We realize that we’re probably supposed to be excited to the point of spontaneous human combustion by the new bowtie-shaped Budweiser can. It’s a marketing coup and innovative packaging design; it’s been engineered to death; it’s unlike any beer can that has ever existed. It also holds one less ounce of beer than the traditional can. We hate it and here is why.
Oh, it’s not permanent, by any means – the standard 12 oz can will still be available, of course. The new bowtie-shaped can is a prestige model that is only offered in the United States for the purpose of creating “buzz” and making collectors salivate at the thought of possibly reaping major posthumous windfall when their descendants sell it on Ebay in 2050 for a whopping million dollars (which by 2050, will be the equivalent of, roughly, $14.79).
The Anheuser-Busch party line is hip and trendy; it’s exactly what cool customers are looking for in a fine American brew. Our cries for a beer can that doesn’t bore us to sobriety has finally been heeded! Hurrah! What isn’t widely mentioned, however, is that the new can actually contains more aluminum than its traditionally shaped counterpart – roughly double the amount. More packaging, less product. Is this in keeping with the new (relatively new, anyway) trend for environmentally responsible packaging? Who cares! Crack open a cold one!
The Incredible Shrinking Product
Keeping product packaging design roughly the same size while diminishing the amount of product itself is an act of corporate subterfuge that has been going on since humans developed the ability to put objects in vessels. Wouldn’t it be refreshing if a company could simply admit what they were doing to the public? “Hey, our business model of offering abundant quantities of product at a low price was simply untenable. Because we don’t want our CEO’s personal jet fuel budget to suffer, we’re going to be raising our prices! Thanking you in advance, your friends from Anheuser-Busch. Xoxo.”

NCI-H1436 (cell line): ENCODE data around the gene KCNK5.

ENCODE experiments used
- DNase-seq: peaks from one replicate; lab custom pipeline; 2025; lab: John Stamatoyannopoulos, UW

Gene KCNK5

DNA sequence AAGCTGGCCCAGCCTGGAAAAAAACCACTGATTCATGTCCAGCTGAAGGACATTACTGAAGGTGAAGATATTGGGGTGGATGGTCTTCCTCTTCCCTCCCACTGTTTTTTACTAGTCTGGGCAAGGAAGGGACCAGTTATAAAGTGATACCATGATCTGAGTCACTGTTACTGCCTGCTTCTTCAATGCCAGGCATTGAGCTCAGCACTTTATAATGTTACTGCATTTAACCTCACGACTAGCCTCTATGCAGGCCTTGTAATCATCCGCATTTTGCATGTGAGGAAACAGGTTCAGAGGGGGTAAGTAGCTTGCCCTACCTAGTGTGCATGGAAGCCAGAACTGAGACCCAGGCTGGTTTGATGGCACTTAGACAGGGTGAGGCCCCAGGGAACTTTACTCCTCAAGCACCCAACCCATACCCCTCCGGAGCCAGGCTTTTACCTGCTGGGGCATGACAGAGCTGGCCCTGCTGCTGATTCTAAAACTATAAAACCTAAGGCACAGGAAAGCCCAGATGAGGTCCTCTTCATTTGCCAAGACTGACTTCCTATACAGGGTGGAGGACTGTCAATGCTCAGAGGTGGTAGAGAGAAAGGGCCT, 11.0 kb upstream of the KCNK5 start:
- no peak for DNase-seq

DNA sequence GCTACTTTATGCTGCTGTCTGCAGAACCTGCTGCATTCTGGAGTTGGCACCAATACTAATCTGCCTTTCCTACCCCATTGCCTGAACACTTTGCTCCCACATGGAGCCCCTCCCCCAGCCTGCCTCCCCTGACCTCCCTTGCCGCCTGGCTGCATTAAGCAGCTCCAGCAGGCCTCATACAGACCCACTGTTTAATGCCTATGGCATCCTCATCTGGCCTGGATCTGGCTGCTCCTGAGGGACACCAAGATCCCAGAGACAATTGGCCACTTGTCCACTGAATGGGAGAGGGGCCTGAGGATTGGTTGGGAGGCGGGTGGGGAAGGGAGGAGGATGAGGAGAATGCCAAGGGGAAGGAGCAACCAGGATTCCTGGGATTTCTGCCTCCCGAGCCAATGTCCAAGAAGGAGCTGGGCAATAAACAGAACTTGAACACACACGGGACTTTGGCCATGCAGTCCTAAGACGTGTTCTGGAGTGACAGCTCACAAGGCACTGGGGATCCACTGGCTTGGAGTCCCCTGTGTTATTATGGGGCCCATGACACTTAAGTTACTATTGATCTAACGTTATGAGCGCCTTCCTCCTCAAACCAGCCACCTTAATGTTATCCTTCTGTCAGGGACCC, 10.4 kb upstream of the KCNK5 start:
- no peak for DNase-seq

Of course not – no company would ever be so honest. Instead, memos are issued proclaiming the righteousness of the brand with regard to making its packaging more in keeping with what the customer wants… and the customer clearly wants an angled can and slightly less beer. Deal with it.
Anheuser-Busch is no stranger to marketing strategies and solutions; it’s had the bejeezus frightened out of it by the surge of the craft beer industry, and responded by marketing craft-like beers with homespun labels and the Anheuser-Busch imprint nowhere in sight. Now, any company obviously has the right to market its products in any way it sees fit; after all, there weren’t any official lies on the label – just the sin of omission, right? You try telling that to a hippie with a penchant for supporting tiny craft breweries and a blog.
Occasionally, a corporation’s mammoth size can become its own worst enemy. A big and bloated company somehow seems cold and untrustworthy, and the more the company tries to appeal to the better angels of a public’s nature, the more calculating the company seems. Case in point: what is the better marketing strategy for the current cultural sentiment? Less packaging, or more packaging, but in a slightly cooler shape? Aggressively artisan beers made with bog myrtle or some other massively heritage plant that’s been harvested sustainably by a group of mandolin-playing hipsters with knee-length beards, or beers surreptitiously adorned with folksy labels even though they were made in breweries that produce hundreds of millions of barrels every year?
From a branding point of view in this day and age, the heirloom marketing angle clearly has the edge. “Green” product packaging, supporting the little guy’s big dream and environmental responsibility may be cynical marketing tools, but they work, and they work because the public is legitimately concerned about the planet’s resources and habitability. Of course, that concern might be more deeply rooted in creating the appearance of concern for fashion’s sake, but if stylishness actually propels people into doing accountable things, we can only say: fair enough.
So what have we learned today? We’ve learned that the “King of Beers” is enclosed within a beer can that is shaped like it’s wearing a corset. We’ve learned that we’re supposed to think that this is cool. We’ve learned that Anheuser-Busch is, on one hand, distributing a product using twice as much packaging as what is actually needed, and on the other hand covertly marketing a product designed to appeal to the exact segment of the population that is the most likely to find the revolutionary new beer can design dubious. Most importantly, we’ve learned that we’re getting far too worked up over corporate machinations; we need a frosty, delicious beer. Ahhhhh.